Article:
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Advanced Bio - Basic Chemistry


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Advanced Bio - Basic Chemistry

  1. 1. Basic Chemistry
  2. 3. Basic Chemistry <ul><li>Matter – anything that occupies space and has mass </li></ul><ul><li>Element – a substance that can’t be broken down to other substances </li></ul><ul><ul><li>The body is made mainly of O (oxygen), C (carbon), H (hydrogen), and N (nitrogen). </li></ul></ul><ul><ul><li>It also consists of trace elements , which are needed, but only in small quantities (Ca, calcium; P, phosphorous; K, potassium; and S, sulfur). </li></ul></ul>
  3. 5. Control Minus Nitrogen
  4. 6. Goiter – minus Iodine
  5. 7. The Atom The smallest unit of matter that still retains the properties of an element.
  6. 8. Structure of the Atom <ul><li>Has 3 basic particles: </li></ul><ul><ul><li>Proton – single unit of positive charge </li></ul></ul><ul><ul><li>Electron –single unit of negative charge </li></ul></ul><ul><ul><li>Neutron – no charge; neutral </li></ul></ul><ul><li>Nucleus – atom’s central core which contains the protons and neutrons </li></ul><ul><li>Electrons orbit around the nucleus. </li></ul>
  7. 10. Periodic Table <ul><li>Using the periodic table, we can determine what the actual structure of an atom of a certain element. </li></ul><ul><li>Atomic number – the number of protons in each atom of an element </li></ul><ul><li>Mass number – the sum of the number of protons and neutrons in an atom’s nucleus </li></ul><ul><li>Formula: Mass # - Atomic # = # Neutrons </li></ul>
  8. 13. Find the # of protons, neutrons, and electrons for each element.
  9. 14. Electron Arrangement <ul><li>Electrons determine how at atom will behave. </li></ul><ul><li>Electrons occur in energy levels, sometimes called electron shells or orbitals. </li></ul><ul><li>Depending on the atomic #, the atom can have 1, 2, 3, or more shells. </li></ul><ul><li>Electrons in the outer shell have the most energy. </li></ul>
  10. 15. Electron Arrangement (con’t) <ul><li>Each shell can hold a certain # of electrons. </li></ul><ul><li>Formula: 2(n 2 ) = # of electrons in the shell </li></ul><ul><li>The # of electrons in the outer shell determines the chemical properties of the atom. </li></ul><ul><li>Shells that aren’t completely full interact with other atoms. </li></ul>
  11. 17. Determine the # of protons, electrons, and neutrons for each. Then, draw the atom.
  12. 18. Ions <ul><li>An ion is an atom that has a positive or negative charge due to the loss or gain of electrons. </li></ul><ul><li>Gain electrons = negative charge </li></ul><ul><ul><li>C -2 – carbon atom with 2 extra electrons </li></ul></ul><ul><li>Lose electrons = positive charge </li></ul><ul><ul><li>C +2 – carbon atom with 2 less electrons </li></ul></ul>
  13. 19. Types of Ions <ul><li>Cations - have lost electrons (p+ > e-) giving them a positive charge. </li></ul><ul><li>Anions - have gained electrons (p+ < e-) giving them a negative charge. </li></ul>
  14. 20. Isotopes <ul><li>Isotopes have the same number of protons and electrons, but a difference in the number of neutrons. </li></ul><ul><li>Radioactive isotopes have decaying nuclei, which give off particles and energy. They are used in biological research and medicine as tracers. </li></ul>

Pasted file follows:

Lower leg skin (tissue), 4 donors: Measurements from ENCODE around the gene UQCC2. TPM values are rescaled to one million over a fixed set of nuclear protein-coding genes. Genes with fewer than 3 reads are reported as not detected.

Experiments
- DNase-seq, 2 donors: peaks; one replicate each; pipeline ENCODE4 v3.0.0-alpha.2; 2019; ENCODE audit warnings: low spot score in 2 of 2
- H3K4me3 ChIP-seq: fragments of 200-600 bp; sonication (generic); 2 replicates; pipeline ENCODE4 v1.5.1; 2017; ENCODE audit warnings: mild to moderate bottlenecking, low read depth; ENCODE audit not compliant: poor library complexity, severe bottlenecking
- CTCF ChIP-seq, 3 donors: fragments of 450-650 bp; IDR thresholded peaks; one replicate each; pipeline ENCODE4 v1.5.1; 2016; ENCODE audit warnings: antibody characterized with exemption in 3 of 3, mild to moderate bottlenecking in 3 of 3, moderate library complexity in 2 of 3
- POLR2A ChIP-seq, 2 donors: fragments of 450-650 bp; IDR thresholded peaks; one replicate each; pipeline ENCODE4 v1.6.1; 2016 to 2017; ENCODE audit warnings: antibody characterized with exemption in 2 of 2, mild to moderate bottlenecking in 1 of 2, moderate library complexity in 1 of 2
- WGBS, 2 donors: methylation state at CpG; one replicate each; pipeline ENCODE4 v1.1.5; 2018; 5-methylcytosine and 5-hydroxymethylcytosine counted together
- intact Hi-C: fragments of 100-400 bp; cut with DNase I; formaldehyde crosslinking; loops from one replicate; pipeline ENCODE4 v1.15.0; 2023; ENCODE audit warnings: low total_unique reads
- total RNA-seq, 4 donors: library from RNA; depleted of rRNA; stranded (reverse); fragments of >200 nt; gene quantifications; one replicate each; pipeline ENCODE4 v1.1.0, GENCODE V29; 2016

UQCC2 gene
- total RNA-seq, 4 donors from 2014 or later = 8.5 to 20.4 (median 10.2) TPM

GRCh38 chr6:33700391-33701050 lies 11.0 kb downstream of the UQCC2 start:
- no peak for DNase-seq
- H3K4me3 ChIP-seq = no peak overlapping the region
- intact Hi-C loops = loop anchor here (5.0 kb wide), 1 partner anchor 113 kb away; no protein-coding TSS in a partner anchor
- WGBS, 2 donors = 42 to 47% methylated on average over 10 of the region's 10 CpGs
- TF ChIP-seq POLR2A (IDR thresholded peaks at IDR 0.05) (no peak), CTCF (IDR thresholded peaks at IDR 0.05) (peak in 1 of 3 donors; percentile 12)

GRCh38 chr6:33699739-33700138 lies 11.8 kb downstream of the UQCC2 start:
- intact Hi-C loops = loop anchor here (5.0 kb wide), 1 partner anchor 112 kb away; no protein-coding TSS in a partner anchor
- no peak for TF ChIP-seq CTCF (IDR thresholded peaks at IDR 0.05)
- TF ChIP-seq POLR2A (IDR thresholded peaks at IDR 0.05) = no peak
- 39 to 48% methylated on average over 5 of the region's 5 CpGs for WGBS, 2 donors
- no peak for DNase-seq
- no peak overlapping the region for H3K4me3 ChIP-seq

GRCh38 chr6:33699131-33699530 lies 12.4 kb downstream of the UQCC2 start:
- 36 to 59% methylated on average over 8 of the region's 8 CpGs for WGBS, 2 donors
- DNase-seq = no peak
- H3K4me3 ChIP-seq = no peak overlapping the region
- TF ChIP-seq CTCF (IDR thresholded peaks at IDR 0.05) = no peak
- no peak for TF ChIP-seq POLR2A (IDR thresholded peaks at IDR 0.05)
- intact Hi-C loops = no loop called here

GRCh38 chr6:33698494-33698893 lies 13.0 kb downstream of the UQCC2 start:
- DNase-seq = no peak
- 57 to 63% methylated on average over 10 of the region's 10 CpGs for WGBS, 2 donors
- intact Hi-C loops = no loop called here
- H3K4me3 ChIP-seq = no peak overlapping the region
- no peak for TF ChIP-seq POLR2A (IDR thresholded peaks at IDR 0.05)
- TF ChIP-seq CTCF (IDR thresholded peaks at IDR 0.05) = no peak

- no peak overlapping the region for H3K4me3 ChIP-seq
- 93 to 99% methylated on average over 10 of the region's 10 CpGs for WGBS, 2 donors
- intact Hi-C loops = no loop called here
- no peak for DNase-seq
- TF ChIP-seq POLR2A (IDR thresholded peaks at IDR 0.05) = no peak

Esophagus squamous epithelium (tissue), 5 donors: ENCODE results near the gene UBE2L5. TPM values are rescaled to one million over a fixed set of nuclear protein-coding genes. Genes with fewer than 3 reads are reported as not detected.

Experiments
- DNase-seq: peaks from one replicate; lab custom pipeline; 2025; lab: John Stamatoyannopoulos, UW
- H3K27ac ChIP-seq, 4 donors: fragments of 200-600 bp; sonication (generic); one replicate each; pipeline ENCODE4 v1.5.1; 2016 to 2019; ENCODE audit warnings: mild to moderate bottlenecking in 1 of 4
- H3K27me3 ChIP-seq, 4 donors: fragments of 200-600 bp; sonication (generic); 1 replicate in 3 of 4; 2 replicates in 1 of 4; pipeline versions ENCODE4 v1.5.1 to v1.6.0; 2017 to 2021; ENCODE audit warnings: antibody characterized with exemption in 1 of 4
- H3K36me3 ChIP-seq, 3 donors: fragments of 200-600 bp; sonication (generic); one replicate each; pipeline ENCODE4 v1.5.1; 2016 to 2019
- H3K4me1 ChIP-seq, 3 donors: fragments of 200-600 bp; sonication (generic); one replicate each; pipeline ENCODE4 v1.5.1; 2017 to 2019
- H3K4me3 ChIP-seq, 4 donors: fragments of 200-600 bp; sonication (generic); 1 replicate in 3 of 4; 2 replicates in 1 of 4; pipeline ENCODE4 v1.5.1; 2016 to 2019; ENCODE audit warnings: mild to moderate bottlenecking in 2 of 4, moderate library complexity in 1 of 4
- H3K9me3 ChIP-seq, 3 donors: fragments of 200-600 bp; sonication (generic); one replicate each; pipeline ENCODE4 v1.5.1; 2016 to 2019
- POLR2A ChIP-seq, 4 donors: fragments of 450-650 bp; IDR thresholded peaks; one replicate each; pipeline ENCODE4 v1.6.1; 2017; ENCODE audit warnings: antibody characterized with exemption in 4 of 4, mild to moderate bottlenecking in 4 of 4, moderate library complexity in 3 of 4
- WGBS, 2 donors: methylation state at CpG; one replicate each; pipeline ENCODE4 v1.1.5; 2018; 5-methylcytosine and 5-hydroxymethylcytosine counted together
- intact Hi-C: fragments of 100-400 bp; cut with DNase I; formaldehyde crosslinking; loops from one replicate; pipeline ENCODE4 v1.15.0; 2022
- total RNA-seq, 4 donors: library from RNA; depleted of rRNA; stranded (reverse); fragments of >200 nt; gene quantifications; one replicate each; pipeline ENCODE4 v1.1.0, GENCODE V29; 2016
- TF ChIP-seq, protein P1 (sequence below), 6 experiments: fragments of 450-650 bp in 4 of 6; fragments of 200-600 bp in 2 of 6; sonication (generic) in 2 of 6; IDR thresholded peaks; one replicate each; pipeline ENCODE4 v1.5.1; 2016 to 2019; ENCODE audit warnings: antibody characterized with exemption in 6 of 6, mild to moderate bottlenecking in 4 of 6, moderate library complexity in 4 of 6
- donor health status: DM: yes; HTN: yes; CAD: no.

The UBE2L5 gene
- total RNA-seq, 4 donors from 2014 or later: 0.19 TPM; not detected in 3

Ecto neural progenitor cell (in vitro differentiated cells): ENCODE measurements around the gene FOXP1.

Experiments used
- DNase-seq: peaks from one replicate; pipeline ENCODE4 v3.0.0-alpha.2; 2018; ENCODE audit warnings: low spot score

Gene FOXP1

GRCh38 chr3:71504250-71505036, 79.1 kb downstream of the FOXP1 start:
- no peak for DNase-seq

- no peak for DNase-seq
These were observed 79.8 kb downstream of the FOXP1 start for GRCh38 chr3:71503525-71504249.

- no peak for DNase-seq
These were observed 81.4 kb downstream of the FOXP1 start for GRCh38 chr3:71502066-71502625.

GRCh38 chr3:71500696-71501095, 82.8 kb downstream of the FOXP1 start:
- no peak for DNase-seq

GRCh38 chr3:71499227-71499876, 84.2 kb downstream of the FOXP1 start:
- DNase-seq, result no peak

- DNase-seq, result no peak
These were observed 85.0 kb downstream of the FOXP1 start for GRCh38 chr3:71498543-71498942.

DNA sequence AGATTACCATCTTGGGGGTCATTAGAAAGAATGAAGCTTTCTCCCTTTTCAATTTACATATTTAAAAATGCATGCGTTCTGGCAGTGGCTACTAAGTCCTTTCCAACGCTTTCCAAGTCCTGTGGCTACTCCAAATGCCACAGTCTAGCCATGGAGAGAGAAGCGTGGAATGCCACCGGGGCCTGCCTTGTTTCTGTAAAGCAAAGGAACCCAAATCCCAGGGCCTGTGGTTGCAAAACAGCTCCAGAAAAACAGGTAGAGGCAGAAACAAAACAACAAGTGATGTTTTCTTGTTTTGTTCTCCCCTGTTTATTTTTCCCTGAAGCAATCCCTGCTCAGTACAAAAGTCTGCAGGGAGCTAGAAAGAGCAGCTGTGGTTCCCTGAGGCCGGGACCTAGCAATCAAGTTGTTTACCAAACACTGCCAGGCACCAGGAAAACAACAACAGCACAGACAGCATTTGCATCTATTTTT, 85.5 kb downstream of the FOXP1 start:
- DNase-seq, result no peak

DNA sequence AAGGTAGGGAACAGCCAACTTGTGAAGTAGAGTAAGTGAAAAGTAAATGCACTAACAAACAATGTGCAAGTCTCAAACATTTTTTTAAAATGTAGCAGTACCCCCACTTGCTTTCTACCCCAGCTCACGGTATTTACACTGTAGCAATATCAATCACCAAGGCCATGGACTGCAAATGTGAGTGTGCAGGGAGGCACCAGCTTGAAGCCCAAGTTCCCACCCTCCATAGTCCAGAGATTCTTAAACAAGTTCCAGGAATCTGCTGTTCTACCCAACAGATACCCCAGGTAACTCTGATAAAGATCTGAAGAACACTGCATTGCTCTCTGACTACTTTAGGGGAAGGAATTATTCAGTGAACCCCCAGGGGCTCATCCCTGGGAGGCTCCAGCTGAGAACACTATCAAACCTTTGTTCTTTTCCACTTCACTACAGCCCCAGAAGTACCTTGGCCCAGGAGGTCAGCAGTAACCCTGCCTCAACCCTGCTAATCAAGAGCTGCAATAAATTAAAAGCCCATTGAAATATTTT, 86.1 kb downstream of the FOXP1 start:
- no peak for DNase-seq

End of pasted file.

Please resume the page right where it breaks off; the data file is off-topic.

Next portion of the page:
15. 25. Chemical Bonding <ul><li>Chemical Bond – an attraction between 2 atoms, resulting from a sharing of outer-shell electrons OR the presence of opposite charges on the atoms. </li></ul><ul><li>Types of bonds: </li></ul><ul><ul><li>Ionic </li></ul></ul><ul><ul><li>Covalent </li></ul></ul>
  16. 26. Ionic Bonding <ul><li>Ions have a positive or negative charge. </li></ul><ul><li>An ionic bond is the attraction between oppositely charged ions. </li></ul>
  17. 28. Covalent Bond <ul><li>Forms when 2 atoms share one or more pairs of outer-shell electrons. </li></ul><ul><li>The number of covalent bonds at atom can form is equal to the number of electrons needed to fill its outer shell. </li></ul>
  18. 29. Chemical Reaction <ul><li>A process leading to chemical changes in matter; involves the making and/or breaking of chemical bonds. </li></ul><ul><li>Chemical reactions cannot create or destroy matter, but only rearrange it. </li></ul><ul><li>Reactant – starting material </li></ul><ul><li>Product – ending material </li></ul>
  19. 30. 2H 2 + O 2  2H 2 O Product Reactants
  20. 31. Water <ul><li>Made of 2 hydrogen atoms and 1 oxygen atom joined by a covalent bond. </li></ul><ul><li>It is a polar molecule, having opposite charges on opposite ends. </li></ul><ul><li>This allows cohesion, which is the tendency of molecules to stick together via hydrogen bonds. </li></ul>
  21. 33. Solution <ul><li>A liquid consisting of a homogeneous mixture of two or more substances. </li></ul><ul><li>Parts of a solution: </li></ul><ul><ul><li>Solvent – dissolving agent </li></ul></ul><ul><ul><li>Solute – substance being dissolved </li></ul></ul><ul><li>Aqueous solution – water is the solvent </li></ul>
  22. 34. Acids and Bases <ul><li>Acid – chemical compound that donates H + to solutions </li></ul><ul><ul><li>Ex. HCl </li></ul></ul><ul><li>Base – chemical compound that donates OH - to solutions and accepts H + </li></ul><ul><ul><li>Ex. NaOH </li></ul></ul>
  23. 35. pH Scale <ul><li>Scale used to describe the acidity or basicity of a solution </li></ul><ul><ul><li>Ranges from 0 – 14 </li></ul></ul><ul><ul><ul><li>0 – most acidic </li></ul></ul></ul><ul><ul><ul><li>7 – neutral </li></ul></ul></ul><ul><ul><ul><li>14 – most basic </li></ul></ul></ul>
  24. 37. Buffers <ul><li>Substances that resist changes in pH by accepting H + when there are too many, or donating H + when there is not enough. </li></ul>